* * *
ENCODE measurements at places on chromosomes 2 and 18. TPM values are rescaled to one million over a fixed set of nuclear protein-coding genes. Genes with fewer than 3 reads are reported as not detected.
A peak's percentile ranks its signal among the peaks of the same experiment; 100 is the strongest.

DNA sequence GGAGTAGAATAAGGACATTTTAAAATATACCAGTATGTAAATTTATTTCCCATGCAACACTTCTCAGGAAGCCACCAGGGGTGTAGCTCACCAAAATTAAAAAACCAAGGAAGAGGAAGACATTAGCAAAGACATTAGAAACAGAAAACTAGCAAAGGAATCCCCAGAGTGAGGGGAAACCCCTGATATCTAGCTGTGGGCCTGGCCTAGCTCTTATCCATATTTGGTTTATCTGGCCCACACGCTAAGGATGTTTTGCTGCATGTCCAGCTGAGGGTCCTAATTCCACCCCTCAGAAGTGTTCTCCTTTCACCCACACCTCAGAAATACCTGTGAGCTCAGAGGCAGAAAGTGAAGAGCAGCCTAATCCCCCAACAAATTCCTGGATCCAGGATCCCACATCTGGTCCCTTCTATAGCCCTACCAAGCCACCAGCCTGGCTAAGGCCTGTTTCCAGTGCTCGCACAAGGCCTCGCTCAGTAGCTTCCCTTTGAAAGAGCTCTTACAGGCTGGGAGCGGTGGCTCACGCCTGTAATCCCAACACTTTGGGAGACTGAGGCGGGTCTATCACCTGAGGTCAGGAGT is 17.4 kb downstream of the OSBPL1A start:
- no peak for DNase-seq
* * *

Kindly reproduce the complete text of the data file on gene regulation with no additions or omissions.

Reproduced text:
ENCODE measurements at places on chromosomes 2 and 18. TPM values are rescaled to one million over a fixed set of nuclear protein-coding genes. Genes with fewer than 3 reads are reported as not detected.
A peak's percentile ranks its signal among the peaks of the same experiment; 100 is the strongest.

DNA sequence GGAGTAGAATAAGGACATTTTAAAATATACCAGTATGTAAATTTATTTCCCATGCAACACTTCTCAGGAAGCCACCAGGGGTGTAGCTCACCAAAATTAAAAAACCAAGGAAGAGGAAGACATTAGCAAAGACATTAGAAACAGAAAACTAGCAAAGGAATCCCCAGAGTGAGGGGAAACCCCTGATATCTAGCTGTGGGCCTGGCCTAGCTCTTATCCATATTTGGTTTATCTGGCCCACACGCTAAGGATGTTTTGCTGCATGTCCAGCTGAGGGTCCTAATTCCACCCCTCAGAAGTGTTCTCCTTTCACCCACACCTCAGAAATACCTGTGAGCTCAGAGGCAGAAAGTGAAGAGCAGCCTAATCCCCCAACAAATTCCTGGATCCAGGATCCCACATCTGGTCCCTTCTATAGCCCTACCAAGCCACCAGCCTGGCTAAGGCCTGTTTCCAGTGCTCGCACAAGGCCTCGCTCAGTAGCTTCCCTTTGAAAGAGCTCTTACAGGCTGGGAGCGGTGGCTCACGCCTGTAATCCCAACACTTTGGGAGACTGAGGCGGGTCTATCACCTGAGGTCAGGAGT is 17.4 kb downstream of the OSBPL1A start:
- no peak for DNase-seq